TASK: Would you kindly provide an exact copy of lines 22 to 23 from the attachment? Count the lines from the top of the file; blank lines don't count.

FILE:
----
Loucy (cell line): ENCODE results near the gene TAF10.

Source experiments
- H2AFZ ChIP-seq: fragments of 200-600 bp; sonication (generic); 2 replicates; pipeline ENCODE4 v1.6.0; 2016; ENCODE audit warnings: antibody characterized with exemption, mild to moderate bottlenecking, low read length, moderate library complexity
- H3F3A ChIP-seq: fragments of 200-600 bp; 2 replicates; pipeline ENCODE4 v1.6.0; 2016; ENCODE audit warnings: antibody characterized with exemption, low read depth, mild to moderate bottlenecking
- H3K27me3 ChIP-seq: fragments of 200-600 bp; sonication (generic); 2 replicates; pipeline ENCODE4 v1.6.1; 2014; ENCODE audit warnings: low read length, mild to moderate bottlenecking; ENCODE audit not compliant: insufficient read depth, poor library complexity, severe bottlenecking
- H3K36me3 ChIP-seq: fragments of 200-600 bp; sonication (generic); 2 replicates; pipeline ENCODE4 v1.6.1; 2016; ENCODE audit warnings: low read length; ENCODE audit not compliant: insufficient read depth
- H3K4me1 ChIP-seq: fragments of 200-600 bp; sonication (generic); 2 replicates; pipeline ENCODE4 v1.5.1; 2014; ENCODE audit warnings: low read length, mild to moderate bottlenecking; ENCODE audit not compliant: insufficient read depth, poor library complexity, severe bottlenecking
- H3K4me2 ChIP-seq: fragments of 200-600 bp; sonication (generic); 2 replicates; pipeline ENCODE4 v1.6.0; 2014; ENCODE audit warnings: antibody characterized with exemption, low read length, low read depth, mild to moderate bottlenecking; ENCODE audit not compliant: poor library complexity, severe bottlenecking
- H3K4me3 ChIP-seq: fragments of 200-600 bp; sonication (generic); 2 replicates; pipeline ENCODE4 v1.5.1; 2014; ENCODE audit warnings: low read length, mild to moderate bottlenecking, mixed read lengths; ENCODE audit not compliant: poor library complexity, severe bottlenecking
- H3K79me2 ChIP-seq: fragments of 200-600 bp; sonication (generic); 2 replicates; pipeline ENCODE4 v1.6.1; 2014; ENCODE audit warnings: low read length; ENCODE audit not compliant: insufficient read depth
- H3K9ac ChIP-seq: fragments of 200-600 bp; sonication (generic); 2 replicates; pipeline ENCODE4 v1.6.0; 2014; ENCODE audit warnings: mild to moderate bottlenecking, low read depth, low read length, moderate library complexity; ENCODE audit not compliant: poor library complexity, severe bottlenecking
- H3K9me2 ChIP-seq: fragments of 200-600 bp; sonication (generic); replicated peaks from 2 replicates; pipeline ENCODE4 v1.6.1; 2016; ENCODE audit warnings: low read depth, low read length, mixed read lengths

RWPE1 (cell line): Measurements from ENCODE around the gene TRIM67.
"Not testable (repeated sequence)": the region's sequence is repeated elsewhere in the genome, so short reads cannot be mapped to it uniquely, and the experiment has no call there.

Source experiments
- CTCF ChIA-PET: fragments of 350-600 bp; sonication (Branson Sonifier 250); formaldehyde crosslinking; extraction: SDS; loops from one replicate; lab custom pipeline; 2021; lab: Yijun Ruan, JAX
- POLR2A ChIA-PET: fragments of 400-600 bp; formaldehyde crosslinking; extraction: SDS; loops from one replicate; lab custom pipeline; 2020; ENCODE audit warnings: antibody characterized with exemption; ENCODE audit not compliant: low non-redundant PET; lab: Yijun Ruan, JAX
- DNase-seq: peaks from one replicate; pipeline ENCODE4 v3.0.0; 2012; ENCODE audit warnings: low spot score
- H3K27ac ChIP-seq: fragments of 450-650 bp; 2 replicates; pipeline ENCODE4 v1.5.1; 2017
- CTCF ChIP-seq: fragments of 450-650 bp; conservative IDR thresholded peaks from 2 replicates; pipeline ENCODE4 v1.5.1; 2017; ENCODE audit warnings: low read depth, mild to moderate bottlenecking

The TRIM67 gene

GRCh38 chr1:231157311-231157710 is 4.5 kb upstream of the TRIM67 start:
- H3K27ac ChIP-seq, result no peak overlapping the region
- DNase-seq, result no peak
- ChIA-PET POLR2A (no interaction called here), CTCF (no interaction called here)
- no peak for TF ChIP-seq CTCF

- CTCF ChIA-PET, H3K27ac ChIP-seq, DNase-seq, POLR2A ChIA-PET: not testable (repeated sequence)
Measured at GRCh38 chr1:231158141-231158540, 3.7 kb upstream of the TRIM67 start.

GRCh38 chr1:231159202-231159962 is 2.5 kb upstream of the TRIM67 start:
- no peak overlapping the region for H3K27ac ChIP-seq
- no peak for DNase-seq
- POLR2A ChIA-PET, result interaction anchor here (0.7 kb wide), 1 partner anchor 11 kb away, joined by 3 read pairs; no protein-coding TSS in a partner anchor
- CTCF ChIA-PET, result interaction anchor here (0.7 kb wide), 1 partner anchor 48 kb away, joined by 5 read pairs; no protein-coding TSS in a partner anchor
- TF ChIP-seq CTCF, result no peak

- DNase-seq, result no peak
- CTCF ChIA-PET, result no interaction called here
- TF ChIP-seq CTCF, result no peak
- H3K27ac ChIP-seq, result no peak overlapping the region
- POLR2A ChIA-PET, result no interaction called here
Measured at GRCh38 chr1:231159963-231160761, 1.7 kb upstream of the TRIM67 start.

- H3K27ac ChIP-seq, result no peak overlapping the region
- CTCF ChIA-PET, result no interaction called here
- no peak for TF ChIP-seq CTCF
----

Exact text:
GRCh38 chr1:231157311-231157710 is 4.5 kb upstream of the TRIM67 start:
- H3K27ac ChIP-seq, result no peak overlapping the region